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Gregory W. Friedle
A family of friends gather on the eve of the Iraq War to perform an intervention on Lippy, who is taking his anti-war activism too far. The night launches a series of events that forever change the lives off all who were there.
A young woman (Sara Foster) with a troubled past takes a job at recently closed down hospital. Working the night shift alone she begins to experience a series of unsettling events that lead her to believe that the hospital may be connected to a number of recent murders in the area. To uncover the truth she will have to revisit the past behind the walls of Psych:9. Written by
Elizabeth, Marketing Manager
A young girl gets a night job at an abandoned hospital doing clerical work. She's not alone though, there is another man on level 5 doing similar work. The woman starts to get visions of creepy things in the hospital, which slowly makes her lose her mind. It doesn't help that there is also a serial killer deemed The Night Hawk roaming the streets outside.
Psych 9 goes in too many directions and none of them come to a cohesive ending. Too much is left up being ambiguous and the film asks way too much from the audience. Big plot questions are never answered and we are left to assume things. Psych 9 doesn't know what type of film it wants to be, it's a slasher film at one point, then a supernatural spook story the next. The story should have concentrated on one aspect and stuck with it.
Sara Foster plays Roslyn, the young woman who gets the new job. She hears and sees things that a creepy, this takes a toll on her. She begins to go a tad crazy and we get to know a bit more about her past. Foster does a good job here, she has quite a bit of depth to her character, more than you would expect from a film like this. Her character is a lot like Nina from the recent Black Swan. The man up on the 5th floor is Dr. Irvin Clement played by Cary Elwes. His two most famous roles are Dr. Lawrence Gordon from Saw and more memorably Westley from The Princess Bride. he mostly sits and chats up Foster in this role, nothing too challenging or memorable to comment on.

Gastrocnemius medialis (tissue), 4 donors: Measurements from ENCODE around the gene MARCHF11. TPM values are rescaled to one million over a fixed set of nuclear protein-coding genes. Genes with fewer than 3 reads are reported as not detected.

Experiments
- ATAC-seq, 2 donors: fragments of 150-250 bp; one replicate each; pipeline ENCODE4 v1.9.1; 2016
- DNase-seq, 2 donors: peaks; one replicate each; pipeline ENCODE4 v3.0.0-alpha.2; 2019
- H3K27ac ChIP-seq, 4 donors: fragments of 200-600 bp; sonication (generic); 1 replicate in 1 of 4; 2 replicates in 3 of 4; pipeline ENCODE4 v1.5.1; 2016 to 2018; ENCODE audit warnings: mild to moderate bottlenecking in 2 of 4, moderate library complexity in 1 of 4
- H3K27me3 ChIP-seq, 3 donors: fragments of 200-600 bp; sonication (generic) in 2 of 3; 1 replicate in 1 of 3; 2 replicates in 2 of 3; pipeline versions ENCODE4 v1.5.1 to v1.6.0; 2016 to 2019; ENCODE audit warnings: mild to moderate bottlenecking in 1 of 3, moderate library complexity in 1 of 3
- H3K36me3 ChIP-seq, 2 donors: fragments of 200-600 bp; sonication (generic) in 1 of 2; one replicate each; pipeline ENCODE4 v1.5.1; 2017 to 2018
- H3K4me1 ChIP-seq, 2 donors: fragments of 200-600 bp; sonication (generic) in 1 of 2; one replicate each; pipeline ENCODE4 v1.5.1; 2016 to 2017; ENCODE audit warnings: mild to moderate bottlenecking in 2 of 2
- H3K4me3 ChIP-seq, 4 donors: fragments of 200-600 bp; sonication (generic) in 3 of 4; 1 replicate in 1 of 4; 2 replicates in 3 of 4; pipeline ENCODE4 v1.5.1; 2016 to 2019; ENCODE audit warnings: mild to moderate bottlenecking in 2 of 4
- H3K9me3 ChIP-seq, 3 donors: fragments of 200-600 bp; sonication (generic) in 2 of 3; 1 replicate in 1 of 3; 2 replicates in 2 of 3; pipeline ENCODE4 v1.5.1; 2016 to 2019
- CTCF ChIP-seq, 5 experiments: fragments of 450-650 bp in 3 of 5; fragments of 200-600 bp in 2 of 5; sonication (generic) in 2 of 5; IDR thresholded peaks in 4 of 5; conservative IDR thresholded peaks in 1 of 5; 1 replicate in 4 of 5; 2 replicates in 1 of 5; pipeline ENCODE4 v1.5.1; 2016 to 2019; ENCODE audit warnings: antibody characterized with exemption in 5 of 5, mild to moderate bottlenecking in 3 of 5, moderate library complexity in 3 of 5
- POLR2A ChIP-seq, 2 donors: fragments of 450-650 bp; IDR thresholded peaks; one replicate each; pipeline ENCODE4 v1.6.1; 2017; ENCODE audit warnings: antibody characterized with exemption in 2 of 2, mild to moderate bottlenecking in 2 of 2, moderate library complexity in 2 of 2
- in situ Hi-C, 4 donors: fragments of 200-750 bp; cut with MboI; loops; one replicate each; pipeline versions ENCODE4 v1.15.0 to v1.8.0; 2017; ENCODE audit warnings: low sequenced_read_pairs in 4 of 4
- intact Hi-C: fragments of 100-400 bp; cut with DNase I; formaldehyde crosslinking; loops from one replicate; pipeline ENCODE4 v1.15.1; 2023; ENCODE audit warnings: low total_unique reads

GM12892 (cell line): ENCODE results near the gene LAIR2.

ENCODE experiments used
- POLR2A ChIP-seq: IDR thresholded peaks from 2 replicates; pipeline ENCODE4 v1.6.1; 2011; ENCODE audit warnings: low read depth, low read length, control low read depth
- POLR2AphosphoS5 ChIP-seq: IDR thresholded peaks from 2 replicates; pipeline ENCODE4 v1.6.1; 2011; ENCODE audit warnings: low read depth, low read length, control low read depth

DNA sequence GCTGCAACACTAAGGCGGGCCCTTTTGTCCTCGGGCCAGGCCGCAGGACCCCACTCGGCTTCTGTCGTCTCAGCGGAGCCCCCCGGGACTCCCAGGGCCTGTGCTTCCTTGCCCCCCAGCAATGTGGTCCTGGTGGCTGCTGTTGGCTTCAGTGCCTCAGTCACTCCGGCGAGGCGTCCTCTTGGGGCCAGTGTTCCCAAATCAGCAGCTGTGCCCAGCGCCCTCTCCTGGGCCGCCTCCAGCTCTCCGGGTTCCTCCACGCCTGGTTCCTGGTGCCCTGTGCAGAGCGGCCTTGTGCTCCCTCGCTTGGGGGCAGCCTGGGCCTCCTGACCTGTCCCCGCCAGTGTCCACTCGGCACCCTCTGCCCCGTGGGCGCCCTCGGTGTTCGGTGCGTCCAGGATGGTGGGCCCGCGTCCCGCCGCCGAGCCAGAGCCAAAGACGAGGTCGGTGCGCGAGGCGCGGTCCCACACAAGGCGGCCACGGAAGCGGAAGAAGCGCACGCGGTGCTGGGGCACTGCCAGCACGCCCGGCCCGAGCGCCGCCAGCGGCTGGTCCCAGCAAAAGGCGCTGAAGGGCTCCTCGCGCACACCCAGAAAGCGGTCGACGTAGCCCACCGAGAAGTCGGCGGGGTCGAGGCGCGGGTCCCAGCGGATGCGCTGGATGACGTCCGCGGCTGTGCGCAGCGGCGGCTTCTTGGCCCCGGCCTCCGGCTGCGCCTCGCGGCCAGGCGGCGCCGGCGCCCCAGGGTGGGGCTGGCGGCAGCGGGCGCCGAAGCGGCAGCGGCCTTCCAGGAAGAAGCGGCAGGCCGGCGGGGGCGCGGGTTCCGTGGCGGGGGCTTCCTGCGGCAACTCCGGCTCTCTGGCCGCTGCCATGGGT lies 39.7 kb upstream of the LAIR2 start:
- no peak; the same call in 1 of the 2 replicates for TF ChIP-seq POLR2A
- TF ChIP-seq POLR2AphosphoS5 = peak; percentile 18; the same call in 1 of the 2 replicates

There is a detective after Night Hawk, played by the always reliable and awesome 24/7 Michael Biehn. Again, underused a bit, his scenes consist of him showing up, asking questions and then leaving. The memorable role here belongs to Foster and the creepy factor belongs to the hospital. Session 9 has some similar elements to this film and they pulled it off better. Here, it feels disjointed which leaves the viewer confused. I sure was at points and even still am.
A lot of the film has that "seen it before" vibe. Its cues are straight from other films. The confusing parts are the faults of the filmmakers, for either not knowing a definitive answer, or never having one. Parts of it feel incomplete and like two different movies. I would have liked them to have left the Night Hawk killer subplot at the door and concentrated the the hospital and how crazy Foster became. I sure as hell wouldn't work at that place at night.
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